In seeking to defend conventional notions of property, Palmer tries to de-legitimate various commons by saying there is no real “ownership” present. Ownership requires exclusion, he points out, and where is the exclusion in the management of the GNU/Linux software, community gardens, or Alcoholics Anonymous?
Certain commons do entail exclusion, including the ones he cites. The GNU General Public License is a legal vehicle for excluding those who would seek to privatize the common software code; everyone else is invited to participate in the software-development commons. Citizen-managed stakeholder trusts also preserve the commons through exclusion; they exclude politicians and private corporations from controlling public resources and instead vest that power with a broad stakeholder base. The land trusts that own dozens of the community gardens in New York City are another form of exclusion, what Professor Carol Rose has called “property on the outside, commons on the inside.” So, contrary to Palmer’s assertion, some forms of exclusion are at work here.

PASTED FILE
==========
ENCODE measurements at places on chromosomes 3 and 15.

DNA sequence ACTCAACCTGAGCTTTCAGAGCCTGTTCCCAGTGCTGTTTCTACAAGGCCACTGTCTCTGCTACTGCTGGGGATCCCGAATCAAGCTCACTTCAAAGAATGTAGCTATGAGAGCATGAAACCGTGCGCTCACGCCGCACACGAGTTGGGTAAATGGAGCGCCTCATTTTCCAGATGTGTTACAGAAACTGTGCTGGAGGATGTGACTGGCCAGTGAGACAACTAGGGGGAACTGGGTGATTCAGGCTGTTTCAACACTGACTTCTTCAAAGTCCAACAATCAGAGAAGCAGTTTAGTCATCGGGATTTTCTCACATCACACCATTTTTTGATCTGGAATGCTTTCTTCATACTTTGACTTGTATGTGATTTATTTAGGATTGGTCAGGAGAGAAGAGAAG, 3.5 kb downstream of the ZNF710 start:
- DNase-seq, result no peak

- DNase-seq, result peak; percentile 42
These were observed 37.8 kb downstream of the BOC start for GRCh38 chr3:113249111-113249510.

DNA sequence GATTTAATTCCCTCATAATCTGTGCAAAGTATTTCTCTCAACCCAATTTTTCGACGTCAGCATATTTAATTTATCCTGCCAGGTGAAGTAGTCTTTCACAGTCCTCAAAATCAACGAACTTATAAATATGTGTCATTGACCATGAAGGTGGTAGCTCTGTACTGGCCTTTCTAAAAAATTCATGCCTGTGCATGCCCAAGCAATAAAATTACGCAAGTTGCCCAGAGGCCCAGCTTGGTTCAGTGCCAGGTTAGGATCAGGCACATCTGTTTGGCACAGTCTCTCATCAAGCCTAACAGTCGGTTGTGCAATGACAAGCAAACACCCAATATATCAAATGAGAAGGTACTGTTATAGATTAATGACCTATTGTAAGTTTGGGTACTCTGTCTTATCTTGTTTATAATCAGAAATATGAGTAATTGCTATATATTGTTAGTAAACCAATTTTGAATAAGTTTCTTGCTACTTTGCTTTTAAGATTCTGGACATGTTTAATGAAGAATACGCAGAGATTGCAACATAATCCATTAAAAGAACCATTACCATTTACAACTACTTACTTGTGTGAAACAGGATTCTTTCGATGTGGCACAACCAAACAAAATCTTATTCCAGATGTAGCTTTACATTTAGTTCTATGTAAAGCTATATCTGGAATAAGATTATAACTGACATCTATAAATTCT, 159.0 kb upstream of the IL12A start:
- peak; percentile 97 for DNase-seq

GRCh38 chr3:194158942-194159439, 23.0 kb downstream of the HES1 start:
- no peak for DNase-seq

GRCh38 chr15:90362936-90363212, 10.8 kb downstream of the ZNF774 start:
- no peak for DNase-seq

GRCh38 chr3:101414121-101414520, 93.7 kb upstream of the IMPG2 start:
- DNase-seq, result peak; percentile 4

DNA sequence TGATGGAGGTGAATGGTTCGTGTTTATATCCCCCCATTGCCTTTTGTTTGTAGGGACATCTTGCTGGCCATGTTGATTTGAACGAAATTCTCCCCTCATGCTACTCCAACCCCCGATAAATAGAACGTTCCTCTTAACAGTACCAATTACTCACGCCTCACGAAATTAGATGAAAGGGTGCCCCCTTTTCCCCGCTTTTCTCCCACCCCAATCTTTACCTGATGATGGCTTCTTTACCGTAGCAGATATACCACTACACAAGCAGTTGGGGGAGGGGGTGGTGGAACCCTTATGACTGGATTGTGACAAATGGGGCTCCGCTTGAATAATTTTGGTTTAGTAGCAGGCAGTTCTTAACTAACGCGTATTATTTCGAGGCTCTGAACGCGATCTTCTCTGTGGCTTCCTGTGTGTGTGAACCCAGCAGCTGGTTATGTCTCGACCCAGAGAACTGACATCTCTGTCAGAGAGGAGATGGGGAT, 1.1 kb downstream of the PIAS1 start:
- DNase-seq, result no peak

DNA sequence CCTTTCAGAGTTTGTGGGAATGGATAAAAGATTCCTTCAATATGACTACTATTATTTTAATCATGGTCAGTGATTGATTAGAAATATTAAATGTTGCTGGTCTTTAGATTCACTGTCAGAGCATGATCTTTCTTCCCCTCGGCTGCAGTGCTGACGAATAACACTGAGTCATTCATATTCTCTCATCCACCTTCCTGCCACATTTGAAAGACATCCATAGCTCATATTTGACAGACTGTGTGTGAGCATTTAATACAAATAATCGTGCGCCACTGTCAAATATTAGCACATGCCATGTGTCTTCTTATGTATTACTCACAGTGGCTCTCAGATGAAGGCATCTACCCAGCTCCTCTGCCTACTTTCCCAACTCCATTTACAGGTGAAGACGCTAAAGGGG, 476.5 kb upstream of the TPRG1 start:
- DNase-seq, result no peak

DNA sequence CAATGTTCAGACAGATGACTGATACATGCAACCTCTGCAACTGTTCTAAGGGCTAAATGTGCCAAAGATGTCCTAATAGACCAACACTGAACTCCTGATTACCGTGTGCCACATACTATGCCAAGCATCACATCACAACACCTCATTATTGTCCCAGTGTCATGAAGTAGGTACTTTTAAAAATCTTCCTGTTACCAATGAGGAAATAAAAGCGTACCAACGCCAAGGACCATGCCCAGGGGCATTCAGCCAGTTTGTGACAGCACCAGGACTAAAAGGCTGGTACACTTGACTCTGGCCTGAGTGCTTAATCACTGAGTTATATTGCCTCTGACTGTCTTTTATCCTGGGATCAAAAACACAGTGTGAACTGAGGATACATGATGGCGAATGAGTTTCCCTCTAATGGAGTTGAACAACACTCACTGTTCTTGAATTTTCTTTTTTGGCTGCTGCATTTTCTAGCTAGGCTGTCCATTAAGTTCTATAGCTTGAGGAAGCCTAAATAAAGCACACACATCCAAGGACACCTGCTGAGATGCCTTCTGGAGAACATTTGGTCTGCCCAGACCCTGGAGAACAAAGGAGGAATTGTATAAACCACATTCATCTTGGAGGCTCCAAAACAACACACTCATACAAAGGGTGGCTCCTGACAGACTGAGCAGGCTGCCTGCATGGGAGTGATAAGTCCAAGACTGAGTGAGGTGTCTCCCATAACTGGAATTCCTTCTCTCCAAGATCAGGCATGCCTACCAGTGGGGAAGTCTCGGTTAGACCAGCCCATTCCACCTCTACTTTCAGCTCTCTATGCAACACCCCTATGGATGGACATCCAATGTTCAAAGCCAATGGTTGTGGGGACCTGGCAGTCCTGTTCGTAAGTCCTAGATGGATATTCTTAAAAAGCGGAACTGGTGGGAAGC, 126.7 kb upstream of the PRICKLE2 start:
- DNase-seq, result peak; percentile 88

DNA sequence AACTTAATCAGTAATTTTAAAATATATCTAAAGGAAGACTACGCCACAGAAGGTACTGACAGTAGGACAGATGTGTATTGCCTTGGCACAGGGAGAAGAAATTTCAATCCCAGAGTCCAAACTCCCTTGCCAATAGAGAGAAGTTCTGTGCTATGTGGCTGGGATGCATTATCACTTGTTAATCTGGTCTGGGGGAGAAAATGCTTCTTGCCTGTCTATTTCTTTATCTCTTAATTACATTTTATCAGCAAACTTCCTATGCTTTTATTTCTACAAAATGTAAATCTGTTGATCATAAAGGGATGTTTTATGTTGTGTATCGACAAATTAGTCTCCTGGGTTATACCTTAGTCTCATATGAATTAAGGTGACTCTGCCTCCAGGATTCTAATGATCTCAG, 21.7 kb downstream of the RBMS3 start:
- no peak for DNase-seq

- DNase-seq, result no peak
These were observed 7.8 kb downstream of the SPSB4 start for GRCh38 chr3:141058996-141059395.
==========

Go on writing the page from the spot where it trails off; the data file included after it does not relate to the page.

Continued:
But the real point is that the commons represents a different kind of “ownership” and “property” than conventional theorists are willing to admit. The goal of the commons is not necessarily to exclude, but to preserve the social and moral integrity of a given resource or social community. Preservation may or may not require exclusion. In socially based commons that use renewable resources—free software, community gardens, scientific disciplines—greater value is created as more people participate. Free riders are welcome so long as no one privatizes the common wealth.